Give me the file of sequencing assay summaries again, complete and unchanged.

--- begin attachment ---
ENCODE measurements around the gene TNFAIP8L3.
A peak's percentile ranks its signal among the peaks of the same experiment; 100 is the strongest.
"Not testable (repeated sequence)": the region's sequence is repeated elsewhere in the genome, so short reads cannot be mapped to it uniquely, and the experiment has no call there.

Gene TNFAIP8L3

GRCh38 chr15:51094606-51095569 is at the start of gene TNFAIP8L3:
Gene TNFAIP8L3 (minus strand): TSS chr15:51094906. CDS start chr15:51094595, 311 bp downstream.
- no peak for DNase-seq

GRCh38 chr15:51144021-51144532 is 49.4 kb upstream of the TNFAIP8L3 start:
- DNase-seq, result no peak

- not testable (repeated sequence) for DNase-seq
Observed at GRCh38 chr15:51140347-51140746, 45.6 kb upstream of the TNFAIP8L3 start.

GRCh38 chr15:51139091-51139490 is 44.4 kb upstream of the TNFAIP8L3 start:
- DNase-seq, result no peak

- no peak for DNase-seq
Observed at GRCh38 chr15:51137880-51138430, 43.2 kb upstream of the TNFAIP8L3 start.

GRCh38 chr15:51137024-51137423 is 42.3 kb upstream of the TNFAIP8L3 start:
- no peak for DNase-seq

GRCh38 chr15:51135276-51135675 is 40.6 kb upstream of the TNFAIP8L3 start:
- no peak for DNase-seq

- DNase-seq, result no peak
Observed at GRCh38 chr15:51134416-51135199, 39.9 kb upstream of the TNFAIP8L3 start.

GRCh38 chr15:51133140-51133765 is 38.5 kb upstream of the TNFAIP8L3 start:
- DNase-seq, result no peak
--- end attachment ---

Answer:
ENCODE measurements around the gene TNFAIP8L3.
A peak's percentile ranks its signal among the peaks of the same experiment; 100 is the strongest.
"Not testable (repeated sequence)": the region's sequence is repeated elsewhere in the genome, so short reads cannot be mapped to it uniquely, and the experiment has no call there.

Gene TNFAIP8L3

GRCh38 chr15:51094606-51095569 is at the start of gene TNFAIP8L3:
Gene TNFAIP8L3 (minus strand): TSS chr15:51094906. CDS start chr15:51094595, 311 bp downstream.
- no peak for DNase-seq

GRCh38 chr15:51144021-51144532 is 49.4 kb upstream of the TNFAIP8L3 start:
- DNase-seq, result no peak

- not testable (repeated sequence) for DNase-seq
Observed at GRCh38 chr15:51140347-51140746, 45.6 kb upstream of the TNFAIP8L3 start.

GRCh38 chr15:51139091-51139490 is 44.4 kb upstream of the TNFAIP8L3 start:
- DNase-seq, result no peak

- no peak for DNase-seq
Observed at GRCh38 chr15:51137880-51138430, 43.2 kb upstream of the TNFAIP8L3 start.

GRCh38 chr15:51137024-51137423 is 42.3 kb upstream of the TNFAIP8L3 start:
- no peak for DNase-seq

GRCh38 chr15:51135276-51135675 is 40.6 kb upstream of the TNFAIP8L3 start:
- no peak for DNase-seq

- DNase-seq, result no peak
Observed at GRCh38 chr15:51134416-51135199, 39.9 kb upstream of the TNFAIP8L3 start.

GRCh38 chr15:51133140-51133765 is 38.5 kb upstream of the TNFAIP8L3 start:
- DNase-seq, result no peak